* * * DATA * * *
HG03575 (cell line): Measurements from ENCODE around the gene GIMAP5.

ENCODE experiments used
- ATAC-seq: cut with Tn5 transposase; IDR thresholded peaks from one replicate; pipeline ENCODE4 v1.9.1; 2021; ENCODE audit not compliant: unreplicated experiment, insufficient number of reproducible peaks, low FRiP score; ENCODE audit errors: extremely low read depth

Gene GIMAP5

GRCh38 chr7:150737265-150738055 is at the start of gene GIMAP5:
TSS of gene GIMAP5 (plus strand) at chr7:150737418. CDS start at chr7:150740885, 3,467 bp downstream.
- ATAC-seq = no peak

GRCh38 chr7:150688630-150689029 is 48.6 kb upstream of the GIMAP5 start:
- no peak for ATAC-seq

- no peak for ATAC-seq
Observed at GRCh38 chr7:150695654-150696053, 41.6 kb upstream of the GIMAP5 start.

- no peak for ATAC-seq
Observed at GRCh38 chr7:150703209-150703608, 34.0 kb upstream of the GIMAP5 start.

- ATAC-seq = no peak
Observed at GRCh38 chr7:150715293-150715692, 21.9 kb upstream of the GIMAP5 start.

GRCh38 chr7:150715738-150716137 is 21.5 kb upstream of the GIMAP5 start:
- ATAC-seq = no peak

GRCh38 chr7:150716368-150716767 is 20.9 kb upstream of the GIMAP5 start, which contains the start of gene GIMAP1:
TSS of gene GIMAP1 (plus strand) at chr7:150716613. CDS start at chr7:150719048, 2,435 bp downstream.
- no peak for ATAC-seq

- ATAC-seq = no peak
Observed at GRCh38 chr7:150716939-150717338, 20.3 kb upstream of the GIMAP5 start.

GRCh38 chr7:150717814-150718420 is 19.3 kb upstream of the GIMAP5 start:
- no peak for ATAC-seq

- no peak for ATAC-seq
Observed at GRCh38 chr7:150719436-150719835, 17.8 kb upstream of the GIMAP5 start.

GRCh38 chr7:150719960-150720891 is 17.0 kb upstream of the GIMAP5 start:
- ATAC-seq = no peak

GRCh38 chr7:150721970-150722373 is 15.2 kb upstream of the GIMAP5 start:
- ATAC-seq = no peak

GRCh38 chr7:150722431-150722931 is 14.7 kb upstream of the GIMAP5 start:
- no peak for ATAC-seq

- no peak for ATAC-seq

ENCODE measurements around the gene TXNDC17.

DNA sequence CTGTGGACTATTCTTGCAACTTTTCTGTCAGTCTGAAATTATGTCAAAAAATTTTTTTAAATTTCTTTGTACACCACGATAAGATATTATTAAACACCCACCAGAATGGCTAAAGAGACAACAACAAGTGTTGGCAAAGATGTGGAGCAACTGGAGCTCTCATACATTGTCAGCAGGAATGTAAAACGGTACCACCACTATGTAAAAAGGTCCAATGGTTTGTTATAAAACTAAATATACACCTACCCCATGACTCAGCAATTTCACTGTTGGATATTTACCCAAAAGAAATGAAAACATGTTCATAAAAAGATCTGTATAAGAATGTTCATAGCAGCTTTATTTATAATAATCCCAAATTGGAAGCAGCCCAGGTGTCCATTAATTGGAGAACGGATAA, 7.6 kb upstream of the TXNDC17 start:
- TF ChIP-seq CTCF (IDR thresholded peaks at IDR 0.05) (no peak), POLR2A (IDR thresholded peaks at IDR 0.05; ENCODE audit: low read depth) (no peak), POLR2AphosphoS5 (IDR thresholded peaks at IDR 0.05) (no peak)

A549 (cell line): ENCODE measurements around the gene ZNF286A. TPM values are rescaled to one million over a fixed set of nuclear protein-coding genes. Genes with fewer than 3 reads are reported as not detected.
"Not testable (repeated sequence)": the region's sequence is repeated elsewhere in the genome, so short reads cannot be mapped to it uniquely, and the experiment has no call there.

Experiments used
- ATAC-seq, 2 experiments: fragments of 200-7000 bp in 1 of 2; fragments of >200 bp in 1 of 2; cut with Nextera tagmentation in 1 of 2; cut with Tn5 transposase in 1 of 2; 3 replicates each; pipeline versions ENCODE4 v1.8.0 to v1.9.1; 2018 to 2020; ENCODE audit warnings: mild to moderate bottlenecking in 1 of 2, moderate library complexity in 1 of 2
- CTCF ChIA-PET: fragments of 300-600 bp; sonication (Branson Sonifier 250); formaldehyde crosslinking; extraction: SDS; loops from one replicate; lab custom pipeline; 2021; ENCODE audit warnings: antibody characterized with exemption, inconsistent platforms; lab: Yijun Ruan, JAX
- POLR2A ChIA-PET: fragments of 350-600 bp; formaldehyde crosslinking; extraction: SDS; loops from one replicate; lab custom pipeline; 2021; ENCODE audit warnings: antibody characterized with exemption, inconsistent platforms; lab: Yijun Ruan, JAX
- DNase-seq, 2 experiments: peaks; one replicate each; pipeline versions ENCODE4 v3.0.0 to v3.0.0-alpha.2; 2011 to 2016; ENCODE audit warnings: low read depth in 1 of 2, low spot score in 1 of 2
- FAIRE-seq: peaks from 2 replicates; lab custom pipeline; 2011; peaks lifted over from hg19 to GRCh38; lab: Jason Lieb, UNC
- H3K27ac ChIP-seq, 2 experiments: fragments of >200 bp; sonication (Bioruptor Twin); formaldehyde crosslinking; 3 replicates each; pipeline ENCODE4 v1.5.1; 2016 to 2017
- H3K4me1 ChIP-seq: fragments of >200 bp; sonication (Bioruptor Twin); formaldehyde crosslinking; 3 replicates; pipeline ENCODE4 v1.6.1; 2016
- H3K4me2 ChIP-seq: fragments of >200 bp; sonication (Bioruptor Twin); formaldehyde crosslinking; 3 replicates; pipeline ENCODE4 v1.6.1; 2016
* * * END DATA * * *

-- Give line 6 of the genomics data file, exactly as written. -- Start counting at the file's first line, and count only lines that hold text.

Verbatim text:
TSS of gene GIMAP5 (plus strand) at chr7:150737418. CDS start at chr7:150740885, 3,467 bp downstream.